The first Sherlock novel I will be reading is A Study in Scarlet, which I am reading from a black and blue hardback that was on sale $7.98 at B&N since reading literature is now a rarity in today’s society. As I read and dive in more, I will attempt to post more comprehensive articles, but for now most of my writing will serve as little puzzle pieces that will help me to see the overarching picture.
In this chapter, Watson gives a mini autobiography of his most recent history to show, in short, that he is alone in London and needs a roommate. Enter Sherlock Holmes, also in need of a roommate. The first time we meet him, introduced by Watson’s friend as a potential solution to the roommate problem, he is hunched over a dead body, chemical stains on his fingers, “delighted as a child” at a discovery of a reagent precipitated by hemoglobin that would serve as an infallible test for blood stains.
Naturally, when this was my first look at Sherlock, after promising myself to fully immerse myself in Sherlock, I cringed inside. Chemistry is not my favorite subject, to say the least. But, sacrifices must be made for brilliance. So this post will be entirely on understanding what in the world Sherlock is talking about, because it sounded like Greek to me. Well, not entirely, but that’s not the point.
Ok, so to precede this information about what I have learned, I must credit from whom I learned it. One of my regulars, and friends, who is a major science…smart person…told me about this upon my asking. I call him Luey, even though that’s not his name. I am a waitress, by the way – a smart one, though not in this field.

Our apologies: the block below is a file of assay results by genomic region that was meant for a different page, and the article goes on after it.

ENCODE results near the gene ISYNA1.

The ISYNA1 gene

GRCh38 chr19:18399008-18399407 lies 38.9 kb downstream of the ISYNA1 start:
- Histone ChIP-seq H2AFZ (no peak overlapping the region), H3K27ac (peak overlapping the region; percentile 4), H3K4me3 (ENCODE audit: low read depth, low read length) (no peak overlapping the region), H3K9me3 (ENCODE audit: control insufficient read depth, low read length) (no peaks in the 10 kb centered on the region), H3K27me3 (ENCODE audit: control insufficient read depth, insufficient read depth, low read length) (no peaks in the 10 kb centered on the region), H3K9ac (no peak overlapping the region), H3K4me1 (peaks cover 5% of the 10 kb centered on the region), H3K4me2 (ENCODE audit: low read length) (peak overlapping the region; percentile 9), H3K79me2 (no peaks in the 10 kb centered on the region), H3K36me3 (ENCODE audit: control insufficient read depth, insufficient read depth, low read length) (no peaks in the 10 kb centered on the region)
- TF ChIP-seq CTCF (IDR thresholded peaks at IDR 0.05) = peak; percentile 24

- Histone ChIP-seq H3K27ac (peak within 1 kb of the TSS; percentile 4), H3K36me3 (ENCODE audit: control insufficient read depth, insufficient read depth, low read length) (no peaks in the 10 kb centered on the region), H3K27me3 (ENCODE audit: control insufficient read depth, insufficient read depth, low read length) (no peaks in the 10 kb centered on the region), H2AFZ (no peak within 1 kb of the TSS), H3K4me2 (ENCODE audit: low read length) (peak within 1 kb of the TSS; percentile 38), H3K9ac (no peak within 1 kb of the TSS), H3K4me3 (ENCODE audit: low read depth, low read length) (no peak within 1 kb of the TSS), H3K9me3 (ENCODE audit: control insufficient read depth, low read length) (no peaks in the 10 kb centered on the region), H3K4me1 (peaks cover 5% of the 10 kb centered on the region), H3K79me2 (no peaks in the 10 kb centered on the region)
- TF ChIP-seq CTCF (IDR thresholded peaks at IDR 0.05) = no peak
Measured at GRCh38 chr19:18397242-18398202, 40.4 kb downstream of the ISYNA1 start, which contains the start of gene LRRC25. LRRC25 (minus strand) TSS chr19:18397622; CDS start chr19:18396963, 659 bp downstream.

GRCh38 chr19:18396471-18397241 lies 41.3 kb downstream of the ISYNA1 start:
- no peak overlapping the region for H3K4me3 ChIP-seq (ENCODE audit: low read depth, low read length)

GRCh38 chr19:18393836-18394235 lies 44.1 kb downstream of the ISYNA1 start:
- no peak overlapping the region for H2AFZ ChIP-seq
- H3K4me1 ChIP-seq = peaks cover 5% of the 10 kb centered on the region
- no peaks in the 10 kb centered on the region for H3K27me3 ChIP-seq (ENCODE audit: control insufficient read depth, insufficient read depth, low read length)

Anyway, hemoglobin is merely a protein – a quartenary protein – that is unique to blood. It is basically the transportation unit for oxygen in the blood stream. There are a lot more details on this, like how it is comprised and how exactly the process of carrying oxygen occurs and all that good stuff, but honestly, I do not have enough patience to spout it all off. That, and I’m slightly afraid of wrongly defining it, if I haven’t already.
But, if you do want to learn more, my favorite site that I’m addicted to is KhanAcademy, and they have a good video on it.
Here’s the link for a short lecture on hemoglobin: https://www.youtube.com/watch?v=LWtXthfG9_M
Here’s a link for if you’re interesting in finding more about Sherlockian chemistry: http://surrey-shore.freeservers.com/HolmChem.htm
And here’s an excellent article about the Sherlock’s place in forensic science (I like this one, but I didn’t want to just reiterate other people’s writing): http://www.cosmosmagazine.com/features/the-real-sherlock-holmes/ <== read this one!